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Junior Garden Clubs of America

Sponsor: Better Homes and Gardens Magazine


This organization, The Junior Garden Clubs of America was launched in 1929 through the popular magazine Better Homes and Gardens. It's program was delivered through each monthly issue of the magazine and through "Cousin Marion" articles in newspapers. Writer Fae Huttenlocher was "Cousin Marion."


It was operated through the school system and through other organizations such as Boy Scouts, Campfire Girls, Girl Scouts in a very similar way the Junior Audubon Clubs were run. Once a group of ten or so interested children got together under the guidance of a teacher or leader the club could be formed. Names and addresses, along with a small stipend were sent in to the headquarters in Des Moines, Iowa and the club was official.

It isn't clear when the Junior Garden Clubs of America, as part of the Better Homes and Gardens magazine, ended. It isn't known when the program was dropped from the magazine. The number of newspaper clippings fell greatly after the 1930's with only a few after. The last one found was 1962.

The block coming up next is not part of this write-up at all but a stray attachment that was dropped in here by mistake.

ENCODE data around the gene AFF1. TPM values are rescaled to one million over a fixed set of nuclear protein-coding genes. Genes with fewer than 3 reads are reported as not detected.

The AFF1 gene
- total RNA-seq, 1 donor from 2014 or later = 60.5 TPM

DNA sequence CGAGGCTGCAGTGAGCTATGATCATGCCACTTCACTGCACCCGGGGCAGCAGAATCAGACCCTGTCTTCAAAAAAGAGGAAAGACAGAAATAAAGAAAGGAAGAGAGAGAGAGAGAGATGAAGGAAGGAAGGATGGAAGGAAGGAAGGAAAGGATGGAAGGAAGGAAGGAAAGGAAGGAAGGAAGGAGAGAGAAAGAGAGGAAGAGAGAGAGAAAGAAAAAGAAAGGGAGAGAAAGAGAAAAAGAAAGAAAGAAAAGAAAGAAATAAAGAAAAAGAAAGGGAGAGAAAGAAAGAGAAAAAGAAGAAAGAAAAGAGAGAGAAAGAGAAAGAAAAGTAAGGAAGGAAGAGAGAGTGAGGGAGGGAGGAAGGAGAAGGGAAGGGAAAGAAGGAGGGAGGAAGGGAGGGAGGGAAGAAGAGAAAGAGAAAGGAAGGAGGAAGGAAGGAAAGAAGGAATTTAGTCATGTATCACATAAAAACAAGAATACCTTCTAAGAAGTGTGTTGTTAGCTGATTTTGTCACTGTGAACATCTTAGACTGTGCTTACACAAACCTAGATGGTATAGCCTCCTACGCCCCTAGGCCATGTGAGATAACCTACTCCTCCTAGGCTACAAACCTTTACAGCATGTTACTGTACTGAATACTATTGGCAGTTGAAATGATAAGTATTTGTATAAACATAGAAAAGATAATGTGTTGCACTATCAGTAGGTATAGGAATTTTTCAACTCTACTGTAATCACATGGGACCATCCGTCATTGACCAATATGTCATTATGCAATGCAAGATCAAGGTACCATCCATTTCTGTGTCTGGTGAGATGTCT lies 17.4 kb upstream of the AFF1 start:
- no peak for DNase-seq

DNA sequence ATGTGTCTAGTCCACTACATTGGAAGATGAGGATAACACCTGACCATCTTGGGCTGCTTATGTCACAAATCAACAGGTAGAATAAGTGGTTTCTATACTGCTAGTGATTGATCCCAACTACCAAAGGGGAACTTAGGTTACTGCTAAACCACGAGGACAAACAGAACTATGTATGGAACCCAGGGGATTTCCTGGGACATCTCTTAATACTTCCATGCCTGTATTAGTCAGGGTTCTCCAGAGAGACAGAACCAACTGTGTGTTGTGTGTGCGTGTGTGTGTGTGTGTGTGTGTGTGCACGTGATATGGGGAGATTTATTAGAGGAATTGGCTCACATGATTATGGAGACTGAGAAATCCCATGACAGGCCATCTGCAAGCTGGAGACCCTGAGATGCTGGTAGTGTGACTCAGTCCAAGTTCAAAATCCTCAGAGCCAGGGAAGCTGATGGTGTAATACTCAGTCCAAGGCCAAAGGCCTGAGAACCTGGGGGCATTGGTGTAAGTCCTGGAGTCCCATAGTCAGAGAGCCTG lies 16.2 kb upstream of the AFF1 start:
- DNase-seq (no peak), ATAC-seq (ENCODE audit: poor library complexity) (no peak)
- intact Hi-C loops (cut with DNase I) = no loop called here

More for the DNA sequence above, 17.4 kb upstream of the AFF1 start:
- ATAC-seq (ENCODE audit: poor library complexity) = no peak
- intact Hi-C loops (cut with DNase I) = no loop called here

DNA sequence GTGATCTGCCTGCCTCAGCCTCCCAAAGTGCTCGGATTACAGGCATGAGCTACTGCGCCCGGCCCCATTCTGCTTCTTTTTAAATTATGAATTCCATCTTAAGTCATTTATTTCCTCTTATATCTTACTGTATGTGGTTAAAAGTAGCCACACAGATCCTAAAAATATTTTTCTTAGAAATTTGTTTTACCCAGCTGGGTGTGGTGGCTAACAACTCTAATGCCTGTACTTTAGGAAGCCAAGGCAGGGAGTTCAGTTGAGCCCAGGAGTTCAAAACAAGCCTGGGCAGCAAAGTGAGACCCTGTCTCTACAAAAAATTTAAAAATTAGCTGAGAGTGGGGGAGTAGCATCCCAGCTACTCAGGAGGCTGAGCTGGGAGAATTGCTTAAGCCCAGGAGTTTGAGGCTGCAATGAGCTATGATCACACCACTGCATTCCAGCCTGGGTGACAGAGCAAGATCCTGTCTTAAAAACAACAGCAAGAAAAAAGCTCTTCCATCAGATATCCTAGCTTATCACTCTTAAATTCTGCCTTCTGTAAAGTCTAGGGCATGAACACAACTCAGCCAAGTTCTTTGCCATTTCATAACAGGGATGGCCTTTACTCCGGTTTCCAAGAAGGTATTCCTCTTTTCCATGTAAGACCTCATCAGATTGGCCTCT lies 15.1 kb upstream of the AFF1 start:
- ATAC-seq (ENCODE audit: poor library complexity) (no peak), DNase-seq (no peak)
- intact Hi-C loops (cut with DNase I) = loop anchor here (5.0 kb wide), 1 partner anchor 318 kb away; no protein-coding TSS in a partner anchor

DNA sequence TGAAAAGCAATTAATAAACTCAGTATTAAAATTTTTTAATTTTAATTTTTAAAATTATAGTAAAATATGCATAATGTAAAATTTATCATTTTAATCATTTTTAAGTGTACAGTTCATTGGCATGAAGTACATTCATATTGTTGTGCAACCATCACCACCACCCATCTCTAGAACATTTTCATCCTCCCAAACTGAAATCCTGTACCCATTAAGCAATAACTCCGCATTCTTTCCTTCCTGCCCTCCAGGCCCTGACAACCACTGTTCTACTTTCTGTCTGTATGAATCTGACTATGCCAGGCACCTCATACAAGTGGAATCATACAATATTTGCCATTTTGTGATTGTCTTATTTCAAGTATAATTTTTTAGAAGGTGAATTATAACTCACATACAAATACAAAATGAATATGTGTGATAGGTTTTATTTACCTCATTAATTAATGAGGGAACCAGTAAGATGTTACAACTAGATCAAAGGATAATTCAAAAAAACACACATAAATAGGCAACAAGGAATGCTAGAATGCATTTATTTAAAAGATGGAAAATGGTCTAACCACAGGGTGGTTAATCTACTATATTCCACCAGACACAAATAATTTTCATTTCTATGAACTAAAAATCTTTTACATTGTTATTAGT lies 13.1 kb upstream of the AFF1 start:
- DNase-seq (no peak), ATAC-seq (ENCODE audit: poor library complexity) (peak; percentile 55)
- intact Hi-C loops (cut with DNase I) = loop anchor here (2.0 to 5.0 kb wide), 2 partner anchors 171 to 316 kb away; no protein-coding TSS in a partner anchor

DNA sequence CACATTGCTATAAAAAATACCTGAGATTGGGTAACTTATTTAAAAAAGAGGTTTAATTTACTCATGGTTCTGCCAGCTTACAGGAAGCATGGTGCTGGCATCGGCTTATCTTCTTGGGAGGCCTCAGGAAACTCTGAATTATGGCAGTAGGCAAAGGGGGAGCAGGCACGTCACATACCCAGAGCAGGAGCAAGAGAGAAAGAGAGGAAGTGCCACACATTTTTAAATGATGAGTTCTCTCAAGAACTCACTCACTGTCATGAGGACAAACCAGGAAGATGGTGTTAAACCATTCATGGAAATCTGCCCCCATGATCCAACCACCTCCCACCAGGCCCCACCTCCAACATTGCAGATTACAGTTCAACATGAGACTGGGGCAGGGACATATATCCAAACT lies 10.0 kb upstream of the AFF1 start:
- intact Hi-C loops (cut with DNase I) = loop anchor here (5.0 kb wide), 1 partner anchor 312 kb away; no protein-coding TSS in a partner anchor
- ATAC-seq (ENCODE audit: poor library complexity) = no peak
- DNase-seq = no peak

Likely an award for a gardening contest, this felt item has "pages"; Nature Essay, Garden Handicraft, Civic Endeavor, Sharing Garden Pleasures & Flower Knowledge. 


Membership Badge

7/8" celluloid


In the years leading up to 1932 many clubs and organizations were busy wanted to celebrate the 200th anniversary of George Washington - Father of our Country. The Junior Garden Clubs of America was no different. They started the George Washington Chapter of the Junior Garden Clubs of America. Shown below is an article from California Garden 1931 vol 23 no 6, giving the details about this once in a lifetime event. Also shown is the special button style pin that was offered to promote the event.

Rare George Washington Chapter Badge

7/8" celluloid


Recently seen on, this little 8 x 11 1/2" booklet was an award given out by the Junior Garden Clubs of America. The description said that it was filled with stories, poems and activities for kids.


A rare and difficult to read A.C. E. button; A for appreciation, C for conservation, E for education

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